Initially, the three-year linkup with SFX Live will give the jeansmaker year-round presence in 25 SFX venues in the top 50 U.S. markets, showcasing live music acts of emerging bands via a second stage sponsored under its brand name. On these second stages a separate show will be produced and run before the primary show commences. The working title: "Levi's First Stage."
1,000 SHOWS A YEAR
SFX produces some 30 to 40 shows a year at each venue, giving Levi's a platform of 1,000 shows per year to reach approximately 10 million primarily youthful concertgoers.
For its money, Levi's will also get title sponsorship of a national radio program focusing on new artists and syndicated through the radio arm of SFX Entertainment, the parent of SFX Live. Additionally, Levi's will get a yet-to-be determined amount of advertising time, as well as exposure in SFX's print and electronic advertising for the concerts.
The deal dovetails with Levi's strategy to build ties with musical events and therefore with the youth groups that favor both cutting edge music and cutting edge jeans. In a February study by the Zandl Group, a New York-based marketing consultancy, Levi's brand "coolness" factor among teens plunged 13% since 1986, while other brands have posted astounding growth in that arena. The Mudd brand jumped 700%; Lei, 433%; American Eagle, 300%; and Tommy Hilfiger, 117%.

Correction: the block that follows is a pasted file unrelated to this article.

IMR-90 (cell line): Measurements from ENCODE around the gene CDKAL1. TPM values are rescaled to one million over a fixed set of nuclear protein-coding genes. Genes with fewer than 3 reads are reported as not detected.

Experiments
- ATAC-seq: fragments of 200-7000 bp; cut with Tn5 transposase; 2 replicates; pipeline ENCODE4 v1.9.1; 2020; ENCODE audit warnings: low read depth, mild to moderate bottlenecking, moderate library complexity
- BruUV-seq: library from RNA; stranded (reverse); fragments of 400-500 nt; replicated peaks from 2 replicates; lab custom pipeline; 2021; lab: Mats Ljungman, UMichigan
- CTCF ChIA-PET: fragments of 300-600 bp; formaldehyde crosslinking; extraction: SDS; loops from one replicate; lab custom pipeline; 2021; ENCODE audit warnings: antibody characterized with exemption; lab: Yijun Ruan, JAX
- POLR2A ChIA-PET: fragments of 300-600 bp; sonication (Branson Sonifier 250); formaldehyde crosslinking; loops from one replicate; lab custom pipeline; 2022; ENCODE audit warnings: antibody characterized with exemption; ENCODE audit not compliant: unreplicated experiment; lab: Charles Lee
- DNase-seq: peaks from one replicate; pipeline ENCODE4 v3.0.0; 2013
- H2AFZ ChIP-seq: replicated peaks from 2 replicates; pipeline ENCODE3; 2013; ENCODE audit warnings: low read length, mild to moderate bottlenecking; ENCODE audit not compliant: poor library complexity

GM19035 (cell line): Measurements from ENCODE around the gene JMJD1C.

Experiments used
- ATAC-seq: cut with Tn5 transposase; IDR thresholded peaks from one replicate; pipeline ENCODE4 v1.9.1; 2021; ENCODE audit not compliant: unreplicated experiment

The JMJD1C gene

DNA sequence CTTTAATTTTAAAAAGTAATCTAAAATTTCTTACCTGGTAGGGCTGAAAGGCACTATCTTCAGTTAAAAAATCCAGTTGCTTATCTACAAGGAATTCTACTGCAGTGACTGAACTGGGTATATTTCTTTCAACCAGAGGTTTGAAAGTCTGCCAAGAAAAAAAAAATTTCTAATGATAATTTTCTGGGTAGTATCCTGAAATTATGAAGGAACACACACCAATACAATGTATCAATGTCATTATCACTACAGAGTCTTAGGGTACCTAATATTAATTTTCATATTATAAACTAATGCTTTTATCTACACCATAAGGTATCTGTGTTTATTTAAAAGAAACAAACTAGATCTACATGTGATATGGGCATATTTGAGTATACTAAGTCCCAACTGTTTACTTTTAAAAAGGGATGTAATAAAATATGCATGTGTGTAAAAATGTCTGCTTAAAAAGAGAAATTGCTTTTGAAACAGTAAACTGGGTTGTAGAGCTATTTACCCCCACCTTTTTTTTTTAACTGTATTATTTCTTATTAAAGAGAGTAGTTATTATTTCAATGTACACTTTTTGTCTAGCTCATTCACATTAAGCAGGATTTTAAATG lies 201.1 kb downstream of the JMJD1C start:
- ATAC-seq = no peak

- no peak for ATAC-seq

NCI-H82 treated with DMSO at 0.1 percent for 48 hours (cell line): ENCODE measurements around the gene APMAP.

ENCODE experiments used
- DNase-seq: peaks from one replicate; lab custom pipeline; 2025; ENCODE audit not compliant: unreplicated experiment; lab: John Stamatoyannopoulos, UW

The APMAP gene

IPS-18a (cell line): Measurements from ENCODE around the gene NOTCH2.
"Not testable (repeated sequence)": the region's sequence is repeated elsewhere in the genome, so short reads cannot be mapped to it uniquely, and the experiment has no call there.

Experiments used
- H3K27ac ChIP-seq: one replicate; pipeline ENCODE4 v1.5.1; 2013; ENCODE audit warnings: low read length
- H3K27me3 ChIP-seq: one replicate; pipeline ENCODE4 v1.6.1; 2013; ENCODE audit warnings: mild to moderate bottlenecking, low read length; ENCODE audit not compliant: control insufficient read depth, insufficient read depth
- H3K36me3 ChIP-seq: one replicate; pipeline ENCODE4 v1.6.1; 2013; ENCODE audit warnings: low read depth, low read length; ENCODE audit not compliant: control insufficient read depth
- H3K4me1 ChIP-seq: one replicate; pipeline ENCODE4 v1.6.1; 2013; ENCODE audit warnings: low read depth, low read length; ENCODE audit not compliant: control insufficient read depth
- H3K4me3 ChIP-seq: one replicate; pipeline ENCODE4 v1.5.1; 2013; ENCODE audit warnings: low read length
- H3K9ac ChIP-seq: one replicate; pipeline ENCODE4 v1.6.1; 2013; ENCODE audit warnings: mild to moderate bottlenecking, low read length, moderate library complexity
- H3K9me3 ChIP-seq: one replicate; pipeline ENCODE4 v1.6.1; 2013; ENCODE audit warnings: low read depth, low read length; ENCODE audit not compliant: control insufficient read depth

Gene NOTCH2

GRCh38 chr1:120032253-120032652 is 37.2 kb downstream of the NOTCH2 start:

SALES DROP 13%
Levi Strauss' sales fell 13% in 1998, prompting the company last month to close half of its 22 U.S. and Canadian factories and lay off 5,000 workers.
The SFX deal joins other Levi's tries at staying hip, including sponsorship of Grammy winner Lauryn Hill's first worldwide tour, Lilith Fair and the MTV Video Music Awards, along with the company's products being prominently featured in the upcoming MGM "Mod Squad" film.
These are among the steps the company is taking to put Levi's sales back on track this year, said Robert Holloway, VP-marketing for the youth category at Levi's. In fact, he said, the brand already has halted its sharp decline (AA, March 1).
"We are surrounding the consumer," said Mr. Holloway.
The sponsorship will be a standout because it breaks from tradition. Typically, music corporate sponsors attach themselves to a single tour or artist. This deal, however, is aimed at giving the marketer consistency in touting its brand to a hard-to-reach demographic.
NOT OFF THE SHELF
As such, SFX Live said the deal was customized. "This is not an off-the-shelf program," said David Sass, president of SFX Live.
For SFX, the deal is one of several it hopes will link its venues with its radio programs. Previously, the company struck an agreement with the Las Vegas Convention & Visitors Authority in which SFX Live will produce events in Las Vegas and tout the desert city as a destination location in its other venues across the U.S.